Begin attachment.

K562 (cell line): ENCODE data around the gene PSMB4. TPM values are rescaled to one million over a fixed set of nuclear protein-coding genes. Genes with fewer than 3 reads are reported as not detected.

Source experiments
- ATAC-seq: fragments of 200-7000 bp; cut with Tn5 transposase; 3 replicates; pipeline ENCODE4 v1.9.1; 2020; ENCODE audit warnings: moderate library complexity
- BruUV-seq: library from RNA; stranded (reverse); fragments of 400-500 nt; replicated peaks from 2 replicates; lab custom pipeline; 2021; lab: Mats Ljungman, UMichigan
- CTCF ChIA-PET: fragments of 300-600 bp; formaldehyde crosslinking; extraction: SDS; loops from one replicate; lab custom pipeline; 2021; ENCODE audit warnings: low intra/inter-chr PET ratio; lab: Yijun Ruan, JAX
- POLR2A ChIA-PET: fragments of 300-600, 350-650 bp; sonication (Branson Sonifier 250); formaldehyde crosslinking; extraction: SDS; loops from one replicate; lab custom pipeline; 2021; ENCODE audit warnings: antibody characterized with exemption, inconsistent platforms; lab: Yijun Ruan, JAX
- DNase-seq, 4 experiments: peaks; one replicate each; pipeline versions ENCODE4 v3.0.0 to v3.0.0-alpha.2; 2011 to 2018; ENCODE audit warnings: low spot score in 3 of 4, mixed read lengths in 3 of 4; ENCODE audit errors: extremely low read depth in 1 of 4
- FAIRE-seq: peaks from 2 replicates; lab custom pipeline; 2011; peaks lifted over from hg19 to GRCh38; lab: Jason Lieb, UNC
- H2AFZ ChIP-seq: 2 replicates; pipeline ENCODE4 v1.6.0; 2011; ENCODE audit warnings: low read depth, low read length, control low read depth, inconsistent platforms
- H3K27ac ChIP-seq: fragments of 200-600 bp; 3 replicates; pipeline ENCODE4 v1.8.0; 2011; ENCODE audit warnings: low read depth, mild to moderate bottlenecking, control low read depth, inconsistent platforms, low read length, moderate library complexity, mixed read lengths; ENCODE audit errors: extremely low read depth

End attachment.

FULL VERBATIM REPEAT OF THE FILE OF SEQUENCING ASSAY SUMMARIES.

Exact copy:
K562 (cell line): ENCODE data around the gene PSMB4. TPM values are rescaled to one million over a fixed set of nuclear protein-coding genes. Genes with fewer than 3 reads are reported as not detected.

Source experiments
- ATAC-seq: fragments of 200-7000 bp; cut with Tn5 transposase; 3 replicates; pipeline ENCODE4 v1.9.1; 2020; ENCODE audit warnings: moderate library complexity
- BruUV-seq: library from RNA; stranded (reverse); fragments of 400-500 nt; replicated peaks from 2 replicates; lab custom pipeline; 2021; lab: Mats Ljungman, UMichigan
- CTCF ChIA-PET: fragments of 300-600 bp; formaldehyde crosslinking; extraction: SDS; loops from one replicate; lab custom pipeline; 2021; ENCODE audit warnings: low intra/inter-chr PET ratio; lab: Yijun Ruan, JAX
- POLR2A ChIA-PET: fragments of 300-600, 350-650 bp; sonication (Branson Sonifier 250); formaldehyde crosslinking; extraction: SDS; loops from one replicate; lab custom pipeline; 2021; ENCODE audit warnings: antibody characterized with exemption, inconsistent platforms; lab: Yijun Ruan, JAX
- DNase-seq, 4 experiments: peaks; one replicate each; pipeline versions ENCODE4 v3.0.0 to v3.0.0-alpha.2; 2011 to 2018; ENCODE audit warnings: low spot score in 3 of 4, mixed read lengths in 3 of 4; ENCODE audit errors: extremely low read depth in 1 of 4
- FAIRE-seq: peaks from 2 replicates; lab custom pipeline; 2011; peaks lifted over from hg19 to GRCh38; lab: Jason Lieb, UNC
- H2AFZ ChIP-seq: 2 replicates; pipeline ENCODE4 v1.6.0; 2011; ENCODE audit warnings: low read depth, low read length, control low read depth, inconsistent platforms
- H3K27ac ChIP-seq: fragments of 200-600 bp; 3 replicates; pipeline ENCODE4 v1.8.0; 2011; ENCODE audit warnings: low read depth, mild to moderate bottlenecking, control low read depth, inconsistent platforms, low read length, moderate library complexity, mixed read lengths; ENCODE audit errors: extremely low read depth